I just spent a year on an [Artificial Intelligence] book. Watching the pace in these automated systems and what they’re doing to intellectual work, why should journalism be protected? If you can do sports and you can do the city hall and you can do entertainment all very well by machine, what’s left? Right now, Narrative Science and a couple of other companies are taking stumbling steps, but I expect more. That forces us, as human journalists, to be more creative and maybe spend our time turning over rocks, but there might be fewer of us too.
I’m both [optimistic and pessimistic]. There’s more opportunity for people to express themselves than ever before. But, it’s harder to find an audience, a significant audience than it’s ever been before. It’s hard for established brands just to hang onto their volume. It is really splintered. I guess that means you don’t have as much power as before. That’s regrettable if you’ve had power and you’re used to it. What I worry about is we live in this winner-take-all-world now.
As far as I can tell, journalism has always had a problem of paying for reporting. What you would think of as serious reporting, whether it’s international or state house or investigative has never paid its way. It’s had to find different host bodies to latch itself onto.
Whether it was the evening tabloid 100 years ago people could read in the subway or whether it was, when I was a kid, the Los Angeles Times was 500 pages per day because it was the only real way to reach the advertising market of the southern California basin. Even my hometown was 70 miles from Los Angeles but still it was the main advertising vehicle.
That continues to change and a new host body needs to be figured out. We’re in the process of that. I think the craft of describing the world may actually be improved now. If you have a combination of professional reporters (as you can find ways to pay them with the skills they have) and real-time, opportunistic video and reportage.
Technology journalists did a good job covering the birth of the digital age. That doesn’t mean it was perfect.
Journalism has always put a premium on “what’s new.” In covering an industry undergoing historic, wrenching growth, it isn’t surprising that more reflective reporting often took a back seat. A focus on what’s coming down the road directs attention away from examining what exists today or what’s been left behind.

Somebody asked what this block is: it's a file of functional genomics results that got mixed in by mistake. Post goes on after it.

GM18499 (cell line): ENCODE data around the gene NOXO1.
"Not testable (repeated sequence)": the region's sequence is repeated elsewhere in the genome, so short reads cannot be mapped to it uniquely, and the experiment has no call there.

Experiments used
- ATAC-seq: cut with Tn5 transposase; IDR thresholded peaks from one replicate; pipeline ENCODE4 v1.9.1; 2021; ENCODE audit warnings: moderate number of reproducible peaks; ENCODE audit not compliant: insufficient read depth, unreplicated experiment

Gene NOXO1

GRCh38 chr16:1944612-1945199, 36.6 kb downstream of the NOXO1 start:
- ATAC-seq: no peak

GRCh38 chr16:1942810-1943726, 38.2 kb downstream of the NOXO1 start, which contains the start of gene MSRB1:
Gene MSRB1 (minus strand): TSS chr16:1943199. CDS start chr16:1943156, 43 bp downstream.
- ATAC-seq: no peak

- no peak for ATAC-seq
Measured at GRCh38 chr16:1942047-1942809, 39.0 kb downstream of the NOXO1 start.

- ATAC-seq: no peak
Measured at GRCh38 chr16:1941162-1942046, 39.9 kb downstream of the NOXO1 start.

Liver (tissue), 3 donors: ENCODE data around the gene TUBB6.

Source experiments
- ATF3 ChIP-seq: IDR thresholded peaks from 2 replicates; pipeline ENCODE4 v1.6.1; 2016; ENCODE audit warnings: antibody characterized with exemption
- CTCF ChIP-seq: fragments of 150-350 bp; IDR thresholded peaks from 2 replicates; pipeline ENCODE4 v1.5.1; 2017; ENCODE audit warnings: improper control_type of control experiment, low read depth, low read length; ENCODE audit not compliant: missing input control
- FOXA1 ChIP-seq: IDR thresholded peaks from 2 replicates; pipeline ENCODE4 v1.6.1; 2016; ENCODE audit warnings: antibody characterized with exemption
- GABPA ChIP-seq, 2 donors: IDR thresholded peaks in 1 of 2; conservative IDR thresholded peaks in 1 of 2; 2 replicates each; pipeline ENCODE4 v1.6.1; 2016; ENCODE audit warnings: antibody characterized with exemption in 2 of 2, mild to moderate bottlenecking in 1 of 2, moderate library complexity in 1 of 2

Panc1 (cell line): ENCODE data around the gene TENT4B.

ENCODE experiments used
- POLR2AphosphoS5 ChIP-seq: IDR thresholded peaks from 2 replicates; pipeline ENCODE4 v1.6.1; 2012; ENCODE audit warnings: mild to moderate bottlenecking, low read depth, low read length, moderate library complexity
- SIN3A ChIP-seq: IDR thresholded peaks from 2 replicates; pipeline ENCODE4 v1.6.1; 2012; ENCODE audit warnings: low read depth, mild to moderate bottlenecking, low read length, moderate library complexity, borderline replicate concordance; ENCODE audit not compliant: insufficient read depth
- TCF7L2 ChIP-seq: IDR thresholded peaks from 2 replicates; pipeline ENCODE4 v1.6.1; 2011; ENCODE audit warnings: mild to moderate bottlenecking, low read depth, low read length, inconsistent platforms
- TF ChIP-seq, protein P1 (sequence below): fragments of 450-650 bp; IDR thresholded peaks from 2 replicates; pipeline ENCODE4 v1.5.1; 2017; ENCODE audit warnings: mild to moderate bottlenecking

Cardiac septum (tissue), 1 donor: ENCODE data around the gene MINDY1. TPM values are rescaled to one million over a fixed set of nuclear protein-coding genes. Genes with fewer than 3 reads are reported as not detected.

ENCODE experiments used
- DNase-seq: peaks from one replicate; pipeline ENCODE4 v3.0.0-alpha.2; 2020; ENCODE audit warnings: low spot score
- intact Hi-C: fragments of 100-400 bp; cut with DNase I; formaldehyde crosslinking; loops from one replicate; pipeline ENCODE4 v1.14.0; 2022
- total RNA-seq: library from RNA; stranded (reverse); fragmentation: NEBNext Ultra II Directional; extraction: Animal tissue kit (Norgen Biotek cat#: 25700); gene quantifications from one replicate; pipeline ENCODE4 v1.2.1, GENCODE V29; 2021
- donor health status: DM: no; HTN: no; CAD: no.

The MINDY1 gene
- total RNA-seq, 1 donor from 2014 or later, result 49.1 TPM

So gadgets probably got too much coverage. But there were articles written, many by the reporters interviewed, on the economic and societal changes wrought by the birth of the digital era. There could have been more but it is uncertain, given the nature of the change, if the news industry would’ve been any better prepared for its future.
Reporters are paid to be witnesses, not oracles. Their prognostications may sometimes be right, but their prime responsibility is to accurately describe what’s taking place. They’re meant to stand apart from the melee they’re covering.
And they stood apart too from the business operations of the companies they worked for. Media companies each had their own unique anthropologies, but reporters occupied a common position in all the corporate constellations – they were insulated from the commercial side.
This need to shield journalists from business pressures created a constant organic tension within every news organization and may have also created a hierarchy of internal stakeholders. While the entity’s survival mattered to all, the business side alone had the day-to-day commercial responsibilities. The news side was viewed as unschooled and unskilled in making business decisions.
One result may have been that the reporters’ prognostications resonated less inside these media companies than they did outside. But that may be more an anecdote from a rosy past rather that a prescription for a new future since none now profess any great insight about what a viable business model for news might be.
That missing “what next” makes the current Journalism-In-Crisis discussions different from those that have punctuated professional gatherings for the last century. Common traditional themes – professionalism, commercialism, audience and credibility – still fuel discussion, but a tangible undercurrent of uncertainty flows throughout the interviews.
There is only one bet they’re all willing to make. The news business may dissolve, but journalism won’t. Journalism that isn’t polemical, that represents a good faith effort to get to the bottom of things, is what democracies, individuals and businesses depend on to make decisions.
It will matter more in the future simply because more information demands better guides and interpreters.